This is shaping up as being the most immediate issue between Washington and Beijing, though Taiwan remains ultimately the most sensitive issue that Clinton and President Barack Obama will have to deal with.

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Geithner Uses The M Word About China’s Currency

Change has come to America in many respects; one is a willingness to say that China is manipulating its exchange rate.

The Bush administration studiously avoided the phrase. Tim Geithner, President Barack Obama’s nomination for U.S. Treasury secretary, said at his confirmation hearings that his boss believes that China is manipulating the yuan.

This is dangerous linguistic territory. Manipulation requires retaliatory action from the U.S. Congress. Geithner, whose comments came in written responses to Senate questions, added, “The question is how and when to broach the subject in order to do more good than harm.” Obama’s team will “forge an integrated strategy on how best to achieve currency realignment in the current economic environment.”

Geithner’s comments triggered a drop in U.S. Treasuries on concern that demand from China, the largest foreign investor in U.S. government debt, may wane. China held about $682 billion of Treasuries as of November, and overtook Japan as the biggest overseas owner of the debt last year.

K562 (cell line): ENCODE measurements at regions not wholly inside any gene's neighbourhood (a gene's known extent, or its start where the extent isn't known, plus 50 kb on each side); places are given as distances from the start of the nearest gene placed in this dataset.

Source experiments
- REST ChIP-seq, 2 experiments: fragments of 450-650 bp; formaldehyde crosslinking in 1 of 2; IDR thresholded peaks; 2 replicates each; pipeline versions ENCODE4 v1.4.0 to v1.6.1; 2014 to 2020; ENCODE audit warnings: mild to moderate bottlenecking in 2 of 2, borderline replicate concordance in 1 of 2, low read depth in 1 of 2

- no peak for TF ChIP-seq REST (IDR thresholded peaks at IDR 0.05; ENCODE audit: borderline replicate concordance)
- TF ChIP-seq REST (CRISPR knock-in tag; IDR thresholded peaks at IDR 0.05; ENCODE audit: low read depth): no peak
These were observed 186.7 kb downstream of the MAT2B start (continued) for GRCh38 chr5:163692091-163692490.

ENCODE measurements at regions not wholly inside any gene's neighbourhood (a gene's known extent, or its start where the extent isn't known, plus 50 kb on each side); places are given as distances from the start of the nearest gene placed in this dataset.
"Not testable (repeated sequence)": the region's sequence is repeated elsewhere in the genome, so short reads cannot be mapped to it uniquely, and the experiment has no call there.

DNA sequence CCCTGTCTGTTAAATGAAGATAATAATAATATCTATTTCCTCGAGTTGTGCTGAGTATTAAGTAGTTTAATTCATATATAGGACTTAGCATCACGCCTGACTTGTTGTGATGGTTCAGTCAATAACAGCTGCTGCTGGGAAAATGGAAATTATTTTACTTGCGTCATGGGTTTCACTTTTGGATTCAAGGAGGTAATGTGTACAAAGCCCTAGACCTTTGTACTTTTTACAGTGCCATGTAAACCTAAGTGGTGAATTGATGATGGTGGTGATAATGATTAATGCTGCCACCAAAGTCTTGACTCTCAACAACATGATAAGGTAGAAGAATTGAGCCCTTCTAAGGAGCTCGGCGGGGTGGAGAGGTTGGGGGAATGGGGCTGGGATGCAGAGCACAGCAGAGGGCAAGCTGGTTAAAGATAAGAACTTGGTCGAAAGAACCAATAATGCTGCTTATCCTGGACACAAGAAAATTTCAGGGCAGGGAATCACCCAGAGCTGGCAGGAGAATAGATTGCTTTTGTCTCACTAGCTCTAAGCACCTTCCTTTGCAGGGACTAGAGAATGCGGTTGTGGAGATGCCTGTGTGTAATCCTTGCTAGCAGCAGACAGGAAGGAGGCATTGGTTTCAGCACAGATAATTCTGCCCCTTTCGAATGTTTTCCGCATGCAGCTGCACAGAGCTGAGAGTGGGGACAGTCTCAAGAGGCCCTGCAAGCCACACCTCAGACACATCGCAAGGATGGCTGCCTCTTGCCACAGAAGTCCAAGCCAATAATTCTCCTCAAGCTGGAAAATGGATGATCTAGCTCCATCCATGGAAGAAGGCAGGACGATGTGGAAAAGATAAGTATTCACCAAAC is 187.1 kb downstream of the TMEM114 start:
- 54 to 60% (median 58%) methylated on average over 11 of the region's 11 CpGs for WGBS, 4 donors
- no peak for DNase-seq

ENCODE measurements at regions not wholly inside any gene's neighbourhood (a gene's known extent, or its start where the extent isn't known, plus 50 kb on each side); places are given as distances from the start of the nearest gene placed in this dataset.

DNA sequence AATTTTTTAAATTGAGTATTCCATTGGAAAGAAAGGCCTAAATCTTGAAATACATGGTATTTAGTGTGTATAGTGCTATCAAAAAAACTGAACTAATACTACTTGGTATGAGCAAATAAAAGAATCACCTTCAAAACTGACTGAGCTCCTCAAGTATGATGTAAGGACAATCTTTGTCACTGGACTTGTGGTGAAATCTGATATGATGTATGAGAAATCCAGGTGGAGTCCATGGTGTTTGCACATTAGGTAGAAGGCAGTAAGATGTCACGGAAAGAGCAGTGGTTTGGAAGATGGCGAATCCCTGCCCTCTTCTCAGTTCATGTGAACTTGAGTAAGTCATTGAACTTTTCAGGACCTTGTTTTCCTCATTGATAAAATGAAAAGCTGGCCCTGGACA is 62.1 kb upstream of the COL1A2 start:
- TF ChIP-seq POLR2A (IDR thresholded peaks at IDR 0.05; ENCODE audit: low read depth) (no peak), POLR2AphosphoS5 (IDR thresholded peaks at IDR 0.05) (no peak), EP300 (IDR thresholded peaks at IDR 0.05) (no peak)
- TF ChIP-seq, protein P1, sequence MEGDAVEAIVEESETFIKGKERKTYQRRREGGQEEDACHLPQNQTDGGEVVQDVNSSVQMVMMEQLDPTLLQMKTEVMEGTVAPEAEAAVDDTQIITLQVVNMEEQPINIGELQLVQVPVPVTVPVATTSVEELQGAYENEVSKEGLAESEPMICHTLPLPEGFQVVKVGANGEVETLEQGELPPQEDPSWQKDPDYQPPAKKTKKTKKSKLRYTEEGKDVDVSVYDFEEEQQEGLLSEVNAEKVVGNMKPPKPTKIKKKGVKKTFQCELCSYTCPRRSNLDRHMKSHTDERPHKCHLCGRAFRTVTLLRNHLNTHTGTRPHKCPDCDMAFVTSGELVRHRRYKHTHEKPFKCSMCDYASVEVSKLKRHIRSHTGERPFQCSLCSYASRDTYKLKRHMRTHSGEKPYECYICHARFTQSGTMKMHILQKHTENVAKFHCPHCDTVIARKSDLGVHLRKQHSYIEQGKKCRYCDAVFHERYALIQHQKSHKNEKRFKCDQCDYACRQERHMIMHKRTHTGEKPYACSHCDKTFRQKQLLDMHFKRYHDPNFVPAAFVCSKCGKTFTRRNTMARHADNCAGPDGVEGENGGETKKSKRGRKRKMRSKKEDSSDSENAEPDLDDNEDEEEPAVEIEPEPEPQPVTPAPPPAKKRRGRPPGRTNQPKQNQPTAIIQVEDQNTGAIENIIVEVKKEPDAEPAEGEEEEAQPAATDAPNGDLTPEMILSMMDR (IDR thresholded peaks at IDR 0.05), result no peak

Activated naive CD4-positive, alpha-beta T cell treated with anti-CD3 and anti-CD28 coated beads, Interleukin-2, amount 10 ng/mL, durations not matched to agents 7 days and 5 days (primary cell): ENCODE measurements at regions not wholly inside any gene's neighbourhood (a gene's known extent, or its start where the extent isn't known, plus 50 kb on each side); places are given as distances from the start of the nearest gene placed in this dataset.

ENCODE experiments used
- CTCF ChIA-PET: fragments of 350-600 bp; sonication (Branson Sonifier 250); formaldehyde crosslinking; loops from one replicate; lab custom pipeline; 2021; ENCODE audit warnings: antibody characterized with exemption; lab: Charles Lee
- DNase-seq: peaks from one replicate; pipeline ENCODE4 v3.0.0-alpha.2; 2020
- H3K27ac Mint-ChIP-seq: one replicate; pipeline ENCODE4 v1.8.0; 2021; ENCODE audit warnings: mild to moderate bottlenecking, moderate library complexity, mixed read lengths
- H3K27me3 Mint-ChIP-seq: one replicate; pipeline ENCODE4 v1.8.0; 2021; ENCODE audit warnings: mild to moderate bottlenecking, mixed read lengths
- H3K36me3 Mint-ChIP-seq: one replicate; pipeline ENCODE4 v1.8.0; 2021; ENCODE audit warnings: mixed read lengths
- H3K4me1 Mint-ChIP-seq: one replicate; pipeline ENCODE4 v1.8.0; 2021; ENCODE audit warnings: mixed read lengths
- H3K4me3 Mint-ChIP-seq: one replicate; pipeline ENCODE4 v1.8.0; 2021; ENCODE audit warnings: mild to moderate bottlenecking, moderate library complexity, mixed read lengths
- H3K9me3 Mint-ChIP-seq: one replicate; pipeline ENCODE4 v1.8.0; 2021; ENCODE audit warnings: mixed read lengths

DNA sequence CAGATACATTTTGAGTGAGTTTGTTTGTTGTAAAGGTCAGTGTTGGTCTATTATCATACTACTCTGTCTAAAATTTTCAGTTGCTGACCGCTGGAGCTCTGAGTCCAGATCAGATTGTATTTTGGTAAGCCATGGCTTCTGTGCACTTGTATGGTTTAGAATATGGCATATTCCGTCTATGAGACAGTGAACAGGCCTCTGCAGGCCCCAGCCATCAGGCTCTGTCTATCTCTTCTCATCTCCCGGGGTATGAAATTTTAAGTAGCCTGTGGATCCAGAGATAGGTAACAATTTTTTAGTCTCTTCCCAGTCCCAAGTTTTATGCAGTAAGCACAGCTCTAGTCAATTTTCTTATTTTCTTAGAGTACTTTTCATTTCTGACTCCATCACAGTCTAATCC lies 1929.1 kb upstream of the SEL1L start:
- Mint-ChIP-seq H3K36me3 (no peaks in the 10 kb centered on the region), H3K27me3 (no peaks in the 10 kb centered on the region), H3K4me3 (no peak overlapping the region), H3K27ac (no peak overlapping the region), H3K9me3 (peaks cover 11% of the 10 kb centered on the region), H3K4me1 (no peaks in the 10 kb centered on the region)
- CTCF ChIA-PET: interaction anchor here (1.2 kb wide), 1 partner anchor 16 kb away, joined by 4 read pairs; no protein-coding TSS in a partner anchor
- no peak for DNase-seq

Geithner is world-savvy and Obama does nothing without thought. Watch this.

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China’s Growth Slows To 6.8% In Fourth Quarter

Not much to say about the latest GDP figures, released today, which were in line with expectations. China’s economy grew by 9% last year, but the annual figure masks a rapid slowdown in the fourth quarter to 6.8%. It is also the slowest growth rate since 2001 and the first time growth has fallen into single digits since 2003.

So much for the numbers, but what of the future?  Xinhua quotes government economist Wang Xiaoguang saying that  the 6.8% fourth quarter growth rate was not a sign of a “hard landing,” just a necessary “adjustment” from previous rapid expansion: “This round of downward adjustment won’t bottom out in just a year or several quarters but might last two or three years, which is a normal situation.”

So expect more stimulus spending, easing of bank loan requirements and interest rate cuts. The was a sharp rise in renminbi bank lending in December (up 18.8 year-on-year, following a 17% rise in November; though the anti-inflation clampdown on bank lending a year back distorts the comparisons), which stirs some hopes that stimulus efforts are beginning to have an effect as the big state-run banks lend for infrastructure development.